KWS marks World Wildlife Day, decry Roan antelope as most endangered

KWS marks World Wildlife Day, decry Roan antelope as most endangered

As the world marked the Word Wildlife Day on Tuesday, it has now emerged that the Roan antelope is now the most endangered species with only 12 of them remaining and also having been classified as critically endangered in the Wildlife Act.

Speaking while marking the day at Ruma National Park in Homa Bay County, Tourism and Wildlife Cabinet Secretary Najib Balala attributed the decline of this population to factors including land use changes, poaching, predation and diseases.

“We are calling on all stakeholders as successful effort of the recovery plan will require efforts by the government and other stakeholders to ensure restoration of the species population and its habitats,” said Balala

During the event, CS Balala also launched the recovery and action plan for the roan antelope in Kenya (2020-2030).

“The plan will help address security, population and habitat management, community involvement, education and awareness and coordination,” added Balala.

In an event dubbed ‘Sustaining all life on Earth’ , conservationists further expressed concern saying that the state of global diversity is worrying since the only place they call home is critically ill.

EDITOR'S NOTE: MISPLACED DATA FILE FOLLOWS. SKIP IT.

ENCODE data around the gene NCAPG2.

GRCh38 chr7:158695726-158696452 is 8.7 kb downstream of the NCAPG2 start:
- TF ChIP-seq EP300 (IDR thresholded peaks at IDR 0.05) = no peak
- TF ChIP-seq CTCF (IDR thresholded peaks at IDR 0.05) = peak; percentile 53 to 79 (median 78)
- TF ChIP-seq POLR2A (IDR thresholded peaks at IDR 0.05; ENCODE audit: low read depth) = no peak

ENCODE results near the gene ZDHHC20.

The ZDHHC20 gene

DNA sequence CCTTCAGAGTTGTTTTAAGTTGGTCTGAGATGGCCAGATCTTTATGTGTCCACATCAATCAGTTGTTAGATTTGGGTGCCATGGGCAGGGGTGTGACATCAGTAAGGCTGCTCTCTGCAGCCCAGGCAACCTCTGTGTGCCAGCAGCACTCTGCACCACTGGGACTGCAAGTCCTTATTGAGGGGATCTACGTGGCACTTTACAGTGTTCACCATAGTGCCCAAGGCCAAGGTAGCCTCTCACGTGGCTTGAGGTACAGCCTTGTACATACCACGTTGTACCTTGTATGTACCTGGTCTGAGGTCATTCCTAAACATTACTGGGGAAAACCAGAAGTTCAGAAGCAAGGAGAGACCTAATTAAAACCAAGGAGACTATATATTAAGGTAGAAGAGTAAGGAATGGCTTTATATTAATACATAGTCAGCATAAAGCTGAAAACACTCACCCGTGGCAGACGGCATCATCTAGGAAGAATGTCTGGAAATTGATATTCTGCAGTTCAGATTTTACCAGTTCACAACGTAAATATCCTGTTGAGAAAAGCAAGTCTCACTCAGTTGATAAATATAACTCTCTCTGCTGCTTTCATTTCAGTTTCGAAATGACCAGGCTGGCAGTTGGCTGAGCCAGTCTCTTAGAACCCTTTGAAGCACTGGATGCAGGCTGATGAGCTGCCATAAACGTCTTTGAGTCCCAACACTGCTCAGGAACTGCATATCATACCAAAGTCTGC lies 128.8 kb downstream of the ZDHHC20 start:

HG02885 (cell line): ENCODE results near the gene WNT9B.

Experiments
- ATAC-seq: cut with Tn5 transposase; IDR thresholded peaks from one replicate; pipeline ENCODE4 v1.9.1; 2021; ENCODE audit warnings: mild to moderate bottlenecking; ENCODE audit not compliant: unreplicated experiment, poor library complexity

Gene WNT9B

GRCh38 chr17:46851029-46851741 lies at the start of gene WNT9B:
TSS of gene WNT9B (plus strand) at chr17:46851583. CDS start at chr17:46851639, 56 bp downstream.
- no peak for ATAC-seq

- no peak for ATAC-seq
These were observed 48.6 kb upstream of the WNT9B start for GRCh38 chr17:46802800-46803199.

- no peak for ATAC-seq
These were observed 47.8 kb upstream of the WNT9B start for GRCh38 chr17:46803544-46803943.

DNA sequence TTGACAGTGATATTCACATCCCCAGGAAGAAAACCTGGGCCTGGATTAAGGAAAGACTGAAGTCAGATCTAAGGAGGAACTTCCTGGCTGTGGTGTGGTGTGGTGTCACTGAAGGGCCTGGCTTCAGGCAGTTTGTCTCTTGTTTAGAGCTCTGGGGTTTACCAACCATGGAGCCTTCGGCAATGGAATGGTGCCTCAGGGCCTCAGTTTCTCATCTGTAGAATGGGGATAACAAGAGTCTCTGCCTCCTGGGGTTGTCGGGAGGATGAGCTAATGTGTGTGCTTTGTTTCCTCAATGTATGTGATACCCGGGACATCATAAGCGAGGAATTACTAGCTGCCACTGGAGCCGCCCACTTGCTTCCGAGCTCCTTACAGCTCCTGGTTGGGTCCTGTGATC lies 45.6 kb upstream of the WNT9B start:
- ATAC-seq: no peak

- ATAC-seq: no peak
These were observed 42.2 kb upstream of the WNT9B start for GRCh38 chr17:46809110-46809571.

The recovery plan among other things seeks to ensure poaching, especially of the roan antelope is eliminated and conservation is maintained.

The Roan antelope. PHOTO| COURTESY
The Roan antelope. PHOTO| COURTESY

According to Dr. Yussuf Adan Wato; Wildlife Expert, WWF-Kenya, the Living Planet Report, 2018 that shows the state of global biodiversity as ailing is a wake up call for all stakeholders to realise that nature is a life-support system.

“If nature is under threat we are. If nature collapses we do too because nature is our life-support system. From the fresh air, we breathe to the soil that nurtures our crops, people need natural resources like wildlife to survive and thrive. It will take all of us, governments, businesses and individuals to restore and reverse this,” said Dr. Wato.

Dr. Wato further noted that the study also tracked the population abundance of wildlife around the world and revealed an astonishing 60% decline in the size of populations of mammals, birds, fish, reptiles, and amphibians in just over 40 years.

“The Roan antelope is now locally extinct in all its former ranges in Kenya with only less 12 individuals left in Ruma National Park… we call on Kenyans to join efforts to reverse this alarming trend before we lose the entire species. If we don’t take action, we will be judged harshly by history,” added Dr. Wato.